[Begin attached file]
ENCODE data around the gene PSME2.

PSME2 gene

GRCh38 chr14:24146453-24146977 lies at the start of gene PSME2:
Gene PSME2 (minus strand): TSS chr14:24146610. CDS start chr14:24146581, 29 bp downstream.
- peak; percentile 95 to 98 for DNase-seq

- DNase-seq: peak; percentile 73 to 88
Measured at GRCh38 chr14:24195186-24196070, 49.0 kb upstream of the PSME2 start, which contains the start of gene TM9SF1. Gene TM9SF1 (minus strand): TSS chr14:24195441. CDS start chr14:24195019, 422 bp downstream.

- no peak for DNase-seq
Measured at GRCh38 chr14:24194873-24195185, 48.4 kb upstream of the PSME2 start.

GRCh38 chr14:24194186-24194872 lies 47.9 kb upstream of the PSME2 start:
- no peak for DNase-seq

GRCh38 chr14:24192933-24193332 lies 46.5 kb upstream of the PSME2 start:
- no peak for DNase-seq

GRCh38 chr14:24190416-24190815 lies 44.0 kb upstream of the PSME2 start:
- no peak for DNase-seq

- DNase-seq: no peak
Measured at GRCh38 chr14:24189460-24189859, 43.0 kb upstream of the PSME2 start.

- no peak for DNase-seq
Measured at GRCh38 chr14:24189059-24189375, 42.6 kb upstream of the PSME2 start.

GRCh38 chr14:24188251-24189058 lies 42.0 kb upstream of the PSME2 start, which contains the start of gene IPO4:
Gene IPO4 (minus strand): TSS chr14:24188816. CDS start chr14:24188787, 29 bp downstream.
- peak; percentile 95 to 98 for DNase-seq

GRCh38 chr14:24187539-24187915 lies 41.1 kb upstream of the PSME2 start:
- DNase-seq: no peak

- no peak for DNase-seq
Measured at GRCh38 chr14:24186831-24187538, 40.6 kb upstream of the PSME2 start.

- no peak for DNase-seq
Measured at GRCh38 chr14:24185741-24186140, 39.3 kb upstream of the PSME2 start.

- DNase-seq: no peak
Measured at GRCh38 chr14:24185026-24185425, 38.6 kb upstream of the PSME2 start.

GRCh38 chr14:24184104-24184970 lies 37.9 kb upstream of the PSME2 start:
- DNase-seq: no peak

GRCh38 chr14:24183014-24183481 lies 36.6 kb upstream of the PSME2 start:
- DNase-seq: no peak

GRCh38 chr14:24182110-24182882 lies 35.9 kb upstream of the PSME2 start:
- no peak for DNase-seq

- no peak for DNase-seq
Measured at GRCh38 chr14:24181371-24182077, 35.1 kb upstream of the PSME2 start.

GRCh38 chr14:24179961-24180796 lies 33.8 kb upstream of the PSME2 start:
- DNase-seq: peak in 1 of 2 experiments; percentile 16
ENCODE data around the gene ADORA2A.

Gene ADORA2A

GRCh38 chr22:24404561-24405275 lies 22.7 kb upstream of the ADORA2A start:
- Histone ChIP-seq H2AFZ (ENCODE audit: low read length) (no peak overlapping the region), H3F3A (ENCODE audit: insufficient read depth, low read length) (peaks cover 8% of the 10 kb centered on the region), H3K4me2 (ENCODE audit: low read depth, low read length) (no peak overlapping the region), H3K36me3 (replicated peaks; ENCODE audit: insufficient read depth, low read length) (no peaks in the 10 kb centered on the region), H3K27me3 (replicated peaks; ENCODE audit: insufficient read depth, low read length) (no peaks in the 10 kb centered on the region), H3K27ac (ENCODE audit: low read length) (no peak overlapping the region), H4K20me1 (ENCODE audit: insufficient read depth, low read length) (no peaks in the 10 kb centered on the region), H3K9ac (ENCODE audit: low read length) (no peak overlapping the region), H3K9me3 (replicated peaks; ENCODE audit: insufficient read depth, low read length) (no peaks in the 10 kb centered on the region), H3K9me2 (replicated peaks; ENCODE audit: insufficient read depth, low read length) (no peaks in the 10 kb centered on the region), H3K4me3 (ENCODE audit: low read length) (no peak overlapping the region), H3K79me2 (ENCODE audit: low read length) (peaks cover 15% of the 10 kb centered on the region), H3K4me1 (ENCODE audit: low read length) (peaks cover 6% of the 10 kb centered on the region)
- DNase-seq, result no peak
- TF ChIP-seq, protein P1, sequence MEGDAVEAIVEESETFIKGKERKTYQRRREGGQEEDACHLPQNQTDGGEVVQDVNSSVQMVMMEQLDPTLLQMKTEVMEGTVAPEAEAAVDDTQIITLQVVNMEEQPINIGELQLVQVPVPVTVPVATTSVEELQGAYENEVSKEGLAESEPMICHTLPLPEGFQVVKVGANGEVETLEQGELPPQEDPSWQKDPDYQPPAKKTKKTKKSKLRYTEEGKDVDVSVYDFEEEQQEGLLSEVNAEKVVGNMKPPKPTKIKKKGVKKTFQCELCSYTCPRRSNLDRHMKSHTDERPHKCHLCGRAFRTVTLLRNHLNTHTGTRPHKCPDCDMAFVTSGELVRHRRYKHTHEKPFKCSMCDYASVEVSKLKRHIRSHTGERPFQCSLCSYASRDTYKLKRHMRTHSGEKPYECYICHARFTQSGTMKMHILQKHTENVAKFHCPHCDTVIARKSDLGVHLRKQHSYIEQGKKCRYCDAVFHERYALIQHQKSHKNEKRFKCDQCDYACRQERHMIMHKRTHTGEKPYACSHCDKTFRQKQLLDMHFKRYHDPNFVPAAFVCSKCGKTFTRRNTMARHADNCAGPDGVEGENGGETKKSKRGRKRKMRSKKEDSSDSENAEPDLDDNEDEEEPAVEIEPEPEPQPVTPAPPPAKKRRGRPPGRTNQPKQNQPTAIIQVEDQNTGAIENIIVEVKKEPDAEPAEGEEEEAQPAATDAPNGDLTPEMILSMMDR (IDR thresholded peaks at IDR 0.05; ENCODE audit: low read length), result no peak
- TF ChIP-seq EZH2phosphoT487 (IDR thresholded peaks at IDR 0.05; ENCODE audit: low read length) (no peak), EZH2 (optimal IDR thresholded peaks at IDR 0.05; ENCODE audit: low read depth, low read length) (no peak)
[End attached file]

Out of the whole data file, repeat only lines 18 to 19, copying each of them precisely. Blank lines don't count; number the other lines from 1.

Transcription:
- no peak for DNase-seq
Measured at GRCh38 chr14:24189059-24189375, 42.6 kb upstream of the PSME2 start.